They are not your grandfather’s federal circuit courts


The period between the two World Wars might be looked upon as the Golden Age of the federal circuit courts: The judges heard argument in almost all of the cases that came before them, and they decided almost all cases with opinions that could be cited as precedent. In doing so, the courts followed hallowed common-law tradition: Judges can decide cases only if that decision serves as precedent—that is, if the decision /reasoning binds other judges in similar situations. That rule seems to have been well-established through, say, 1960.
The 1960s challenged that basic precept. The decade saw a revolution in both civil-rights and habeas corpus litigation that led to a dramatic increase in the workload of the federal circuit courts. The obvious response to an increased workload, of course, was to ask for a proportionate increase in judgeships; the federal judicial establishment, however, eschewed that choice and settled instead on an array of procedural devices as a way to handle the increased caseload. Those devices included the following: Reduced oral argument, limited publication of opinions, the introduction of “non-precedential” opinions, and a vastly increased use of central staff.
In short, the decision-making procedures in today’s federal circuit courts would come as a complete surprise to Learned Hand or even Henry Friendly. Today, the vast majority of decisions are rendered by central staff, without the benefit of oral argument, and lack precedential appeal. More surprisingly, perhaps, is that those changes have been accomplished with virtually no discussion in the judiciary. The only serious study of the unpublished opinion regime was one that Bill Richman and I did for the Federal Judicial Center a third of a century ago. In 2006, Rule 32.1 of the F.R.A.P. was adopted to permit citation to “unpublished” opinions; it is the only formal response by the judicial establishment to the changes discussed above.
The failure to respond to the dual issues of increased caseload and changing appellate procedures is not due to a lack of study. Indeed, we count some thirteen commissions in the past forty years that have addressed concerns in the federal appellate courts. None of those commissions, however, has produced successful recommendations to deal with the problem of increased caseload and truncated procedures.
In particular, there is an obvious solution to increased caseload that would not require truncating well-known decision-making procedures: That solution is an elegant one—simply ask for more judges. But, amazingly, the Federal Judicial Establishment has resolutely refused to ask for enough judgeships to handle the load. Why they have refused to do so is an important topic on its own.
Professor William Richman (of the University of Toledo School of Law) and I have just published a book, Injustice on Appeal (Oxford University Press, 2012) where we examine the implications of the developments discussed above. In later postings, I shall go into more detail on these issues.

You may also like...

7 Responses

  1. Orin Kerr says:

    I look forward to your blogging.

    One reaction, if I may: Even if sitting judges can “simply ask for more judges,” why do you think that would actually lead to more judges? In the current environment of judicial nominations, Senators not in the party of the President will strongly oppose any proposal to increase the size of the federal judiciary. These days, confirming a single non-controversial district court judge requires a lot of effort. Given that, it’s not clear to me that having the blessing of sitting judges would make that much of a difference.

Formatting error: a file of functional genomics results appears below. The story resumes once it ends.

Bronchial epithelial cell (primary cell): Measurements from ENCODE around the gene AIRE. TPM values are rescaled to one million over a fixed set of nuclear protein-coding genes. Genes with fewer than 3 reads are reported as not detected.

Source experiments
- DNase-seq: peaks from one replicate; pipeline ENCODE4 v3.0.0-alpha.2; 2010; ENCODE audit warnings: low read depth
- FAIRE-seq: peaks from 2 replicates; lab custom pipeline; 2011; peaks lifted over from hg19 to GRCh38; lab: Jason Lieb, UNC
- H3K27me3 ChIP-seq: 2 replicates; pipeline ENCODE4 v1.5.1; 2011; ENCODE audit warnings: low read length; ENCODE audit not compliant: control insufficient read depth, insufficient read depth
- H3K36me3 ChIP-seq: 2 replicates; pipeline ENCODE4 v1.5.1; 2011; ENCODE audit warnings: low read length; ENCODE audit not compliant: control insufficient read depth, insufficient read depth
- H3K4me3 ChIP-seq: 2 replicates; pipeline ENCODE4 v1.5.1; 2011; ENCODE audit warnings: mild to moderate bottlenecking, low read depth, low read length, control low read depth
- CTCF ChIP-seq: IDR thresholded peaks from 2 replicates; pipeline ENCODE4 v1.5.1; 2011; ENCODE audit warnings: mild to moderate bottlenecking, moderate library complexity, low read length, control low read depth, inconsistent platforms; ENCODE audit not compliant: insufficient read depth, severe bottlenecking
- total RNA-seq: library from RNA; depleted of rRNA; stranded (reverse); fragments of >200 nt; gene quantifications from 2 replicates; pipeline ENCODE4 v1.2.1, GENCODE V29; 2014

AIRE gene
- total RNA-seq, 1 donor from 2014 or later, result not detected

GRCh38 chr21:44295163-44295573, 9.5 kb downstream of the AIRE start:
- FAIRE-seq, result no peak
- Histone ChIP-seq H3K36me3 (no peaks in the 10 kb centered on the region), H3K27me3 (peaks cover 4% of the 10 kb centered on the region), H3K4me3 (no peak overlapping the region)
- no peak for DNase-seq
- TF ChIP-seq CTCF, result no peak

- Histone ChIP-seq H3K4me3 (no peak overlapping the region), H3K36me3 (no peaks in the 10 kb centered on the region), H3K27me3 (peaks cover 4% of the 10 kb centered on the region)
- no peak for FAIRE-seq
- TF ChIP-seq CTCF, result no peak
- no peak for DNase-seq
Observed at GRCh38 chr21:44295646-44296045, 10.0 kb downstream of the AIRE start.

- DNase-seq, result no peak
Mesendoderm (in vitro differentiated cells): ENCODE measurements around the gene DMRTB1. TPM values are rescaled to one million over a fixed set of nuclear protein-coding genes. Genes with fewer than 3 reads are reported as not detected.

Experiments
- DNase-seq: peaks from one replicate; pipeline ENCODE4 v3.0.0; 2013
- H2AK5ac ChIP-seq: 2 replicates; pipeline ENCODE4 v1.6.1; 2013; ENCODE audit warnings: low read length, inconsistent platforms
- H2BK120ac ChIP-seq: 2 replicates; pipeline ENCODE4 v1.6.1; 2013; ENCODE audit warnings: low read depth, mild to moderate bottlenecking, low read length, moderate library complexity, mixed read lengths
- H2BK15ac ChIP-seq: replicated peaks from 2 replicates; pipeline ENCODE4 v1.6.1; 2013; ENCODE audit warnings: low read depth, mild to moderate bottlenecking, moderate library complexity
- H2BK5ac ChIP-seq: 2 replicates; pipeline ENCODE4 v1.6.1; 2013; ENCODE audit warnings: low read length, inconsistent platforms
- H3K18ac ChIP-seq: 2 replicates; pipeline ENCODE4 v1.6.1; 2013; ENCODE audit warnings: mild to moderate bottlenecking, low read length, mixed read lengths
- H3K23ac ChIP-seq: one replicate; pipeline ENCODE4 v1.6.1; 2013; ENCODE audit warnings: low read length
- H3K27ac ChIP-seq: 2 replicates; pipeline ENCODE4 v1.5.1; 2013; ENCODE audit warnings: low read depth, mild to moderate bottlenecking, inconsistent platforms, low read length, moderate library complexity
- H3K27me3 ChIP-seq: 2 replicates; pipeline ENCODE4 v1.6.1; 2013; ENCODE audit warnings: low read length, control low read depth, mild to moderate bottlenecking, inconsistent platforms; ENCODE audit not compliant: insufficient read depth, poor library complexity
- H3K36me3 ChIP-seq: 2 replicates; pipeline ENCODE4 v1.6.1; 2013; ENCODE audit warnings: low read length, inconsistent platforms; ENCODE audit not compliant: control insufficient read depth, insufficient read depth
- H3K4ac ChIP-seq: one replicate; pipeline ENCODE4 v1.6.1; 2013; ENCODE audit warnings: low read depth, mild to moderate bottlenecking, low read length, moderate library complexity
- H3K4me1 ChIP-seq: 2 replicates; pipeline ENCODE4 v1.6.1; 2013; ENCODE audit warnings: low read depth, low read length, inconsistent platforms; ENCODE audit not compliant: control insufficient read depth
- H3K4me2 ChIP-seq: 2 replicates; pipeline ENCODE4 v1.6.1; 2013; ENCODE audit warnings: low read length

2. William Reynolds says:

    Orin. I understand the difficulty with getting judges confirmed today. The problem is that the judicial establishment has not asked for more judges for over thirty years. Why not? A later blog will address this, but the short answer is that the judges like the current situation. In any event, they should make an effort to alleviate the situation

  3. Orin Kerr says:

    Judges don’t want more judges because it would hurt their power and prestige: More judges means less power and prestige per judge. But my point is just that it’s not clear that the judges’ views actually matters all that much to how many judges there are.

  4. You’re mostly right, Orin. But the judges should have been asking for more long ago; and they did not

  5. Guest says:

    What do you mean by “the vast majority of decisions are rendered by central staff”? Are you referring to basic administrative matters like scheduling, whether to accept a document for filing, or how to something should be docketed? Other than those types of things, I’ve never heard of any decision in a federal circuit court being rendered by anyone other than one or more judges.

  6. Thwe number of federal circuit clerks–staff clerks– exceeds the number of elbow clerks. What do you think they are doing? Ample evidence supports the statement, as well

  7. Guest says:

    Based on their output, it appears to me a lot of them are doing basic screening, scheduling, case management work, and handling other administrative work concerning the various details involved in moving a case along. A good number do the same basic work as elbow clerks, but with respect to habeas, death penalty cases, or cases brought by pro se litigants.

    It’s possible, of course, to lose your appeal by failing to meet some basic requirement, like paying the filing fee or obtaining a certificate of appealability. And I suppose it could be said that a clerk who determines that someone didn’t do those things can be said to be “rendering decisions,” in a sense. But that isn’t what most of us think of when we think of courts rendering decisions.

    I wonder if instead of “rendering decisions” you meant something else, like “drafting orders” or “influencing how judges render decisions”?